Top 5 price depreciations – 2016/2017

Artist Artwork 1st sale 2nd sale
Sale Result Sale Result
Christian ROSA (1982) Ruf Neck (2013) $168,987 2014-07-03 Phillips Londres $23,880 2016-10-06 Phillips Londres
Dash SNOW (1981-2009) Untitled (2007) $15,981 2013-10-17 Phillips Londres $2,125 2016-09-29 Sotheby’s New York
ZENG Chuanxing (1974) Song for the Departed (逝·歌) (2007) $339,938 2008-04-09 Sotheby’s Hong Kong $40,481 2017-06-30 Phillips Londres
Bose KRISHNAMACHARI (1962) Untitled (2005) $27,500 2008-09-18 Sotheby’s New York $3,101 2016-12-01 Saffronart Bombay
ZENG Hao (1963) 5:00 Am 3 April 1999 (1999年4月3日上午5时) (2001) $100,958 2008-05-25 Christie’s Hong Kong $9,653 2017-04-03 Sotheby’s Hong Kong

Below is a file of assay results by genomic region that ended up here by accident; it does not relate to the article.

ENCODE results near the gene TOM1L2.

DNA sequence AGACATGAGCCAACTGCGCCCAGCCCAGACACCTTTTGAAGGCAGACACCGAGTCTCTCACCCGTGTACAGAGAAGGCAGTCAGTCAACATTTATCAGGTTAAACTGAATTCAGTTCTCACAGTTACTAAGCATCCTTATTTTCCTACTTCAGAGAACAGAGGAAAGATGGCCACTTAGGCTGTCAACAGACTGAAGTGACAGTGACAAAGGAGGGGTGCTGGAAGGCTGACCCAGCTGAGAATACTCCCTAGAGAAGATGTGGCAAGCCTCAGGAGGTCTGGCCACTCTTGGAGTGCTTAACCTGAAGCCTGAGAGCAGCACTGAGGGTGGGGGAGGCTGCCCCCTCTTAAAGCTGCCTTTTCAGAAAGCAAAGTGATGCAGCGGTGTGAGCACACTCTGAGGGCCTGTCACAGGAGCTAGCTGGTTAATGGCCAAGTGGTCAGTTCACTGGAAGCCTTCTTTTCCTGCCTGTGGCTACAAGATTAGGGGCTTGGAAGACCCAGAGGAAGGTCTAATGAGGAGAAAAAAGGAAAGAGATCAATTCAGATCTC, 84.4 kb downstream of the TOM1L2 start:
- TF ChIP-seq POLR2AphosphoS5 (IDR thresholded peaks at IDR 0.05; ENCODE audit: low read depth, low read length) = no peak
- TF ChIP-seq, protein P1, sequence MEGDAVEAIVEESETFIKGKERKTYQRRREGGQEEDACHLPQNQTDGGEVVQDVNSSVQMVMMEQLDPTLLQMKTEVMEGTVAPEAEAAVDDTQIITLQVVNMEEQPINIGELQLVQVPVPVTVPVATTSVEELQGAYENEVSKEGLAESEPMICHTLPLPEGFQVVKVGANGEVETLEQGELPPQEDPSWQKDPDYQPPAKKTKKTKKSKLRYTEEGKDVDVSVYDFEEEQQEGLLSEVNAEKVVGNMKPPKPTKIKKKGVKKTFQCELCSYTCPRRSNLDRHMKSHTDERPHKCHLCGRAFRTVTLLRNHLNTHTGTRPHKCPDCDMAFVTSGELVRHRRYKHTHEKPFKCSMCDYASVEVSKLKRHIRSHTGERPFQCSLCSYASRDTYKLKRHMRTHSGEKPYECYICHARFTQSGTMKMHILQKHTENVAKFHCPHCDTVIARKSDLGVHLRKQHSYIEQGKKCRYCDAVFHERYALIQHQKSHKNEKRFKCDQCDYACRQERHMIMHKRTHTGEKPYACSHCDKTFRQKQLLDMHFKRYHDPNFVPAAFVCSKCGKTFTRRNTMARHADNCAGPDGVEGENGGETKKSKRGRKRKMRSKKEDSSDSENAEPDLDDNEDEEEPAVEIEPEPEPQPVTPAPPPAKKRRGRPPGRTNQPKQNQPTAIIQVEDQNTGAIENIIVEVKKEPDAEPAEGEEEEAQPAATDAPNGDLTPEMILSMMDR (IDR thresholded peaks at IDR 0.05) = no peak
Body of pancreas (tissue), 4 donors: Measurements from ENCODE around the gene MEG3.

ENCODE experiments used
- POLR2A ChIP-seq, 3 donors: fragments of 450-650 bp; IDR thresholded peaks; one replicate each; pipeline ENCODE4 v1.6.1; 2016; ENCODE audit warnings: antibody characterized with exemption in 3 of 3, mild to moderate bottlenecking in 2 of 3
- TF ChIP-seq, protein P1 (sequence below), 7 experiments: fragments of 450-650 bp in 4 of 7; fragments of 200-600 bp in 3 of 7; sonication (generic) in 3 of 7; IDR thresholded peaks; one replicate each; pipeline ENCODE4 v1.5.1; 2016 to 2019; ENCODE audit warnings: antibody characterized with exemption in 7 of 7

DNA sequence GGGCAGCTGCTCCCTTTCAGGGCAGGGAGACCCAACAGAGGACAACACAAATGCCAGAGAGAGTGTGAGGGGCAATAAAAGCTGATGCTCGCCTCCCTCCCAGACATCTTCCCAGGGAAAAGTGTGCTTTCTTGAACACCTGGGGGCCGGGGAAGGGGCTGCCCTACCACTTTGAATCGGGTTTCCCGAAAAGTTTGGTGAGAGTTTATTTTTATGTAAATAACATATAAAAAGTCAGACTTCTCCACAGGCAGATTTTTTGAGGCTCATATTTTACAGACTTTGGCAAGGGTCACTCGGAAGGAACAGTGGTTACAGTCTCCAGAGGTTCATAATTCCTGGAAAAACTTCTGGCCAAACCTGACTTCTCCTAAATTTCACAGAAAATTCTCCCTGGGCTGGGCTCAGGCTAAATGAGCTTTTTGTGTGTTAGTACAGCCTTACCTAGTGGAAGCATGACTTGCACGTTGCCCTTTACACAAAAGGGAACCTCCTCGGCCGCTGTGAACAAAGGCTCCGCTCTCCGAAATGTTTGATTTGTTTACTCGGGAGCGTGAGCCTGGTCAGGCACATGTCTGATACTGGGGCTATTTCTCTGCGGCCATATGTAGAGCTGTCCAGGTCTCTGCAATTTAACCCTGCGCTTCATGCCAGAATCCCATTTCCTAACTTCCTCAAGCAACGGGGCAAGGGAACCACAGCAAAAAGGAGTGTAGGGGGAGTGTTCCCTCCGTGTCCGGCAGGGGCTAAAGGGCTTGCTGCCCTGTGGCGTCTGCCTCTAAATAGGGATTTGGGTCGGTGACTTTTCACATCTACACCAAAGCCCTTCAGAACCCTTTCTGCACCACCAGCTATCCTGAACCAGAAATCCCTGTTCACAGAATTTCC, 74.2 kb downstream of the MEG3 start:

Liquidity of Contemporary artworks

Another possible scenario is that owners can have difficulties re-selling works by certain artists. This situation is generally caused by an asymmetry: supply and demand are unable to find an equilibrium.

This phenomenon does not only concern young artists who enjoy sudden but fleeting  popularity. Lots of eminent artists, like Yue Minjun, Rosemarie Trockel, Vik Muniz or even Joe Bradley have an unsold rate (excluding prints) above 40%. For these major signatures, it’s the ‘smaller’ works that be difficult to resell. Another example is Urs Fischer – a star of the Gagosian and Sadie Coles galleries – whose auction stats show an unsold rate of 60% for works estimated under $100,000, whereas all his works estimated above the million-dollar threshold have found buyers over the last 12 months.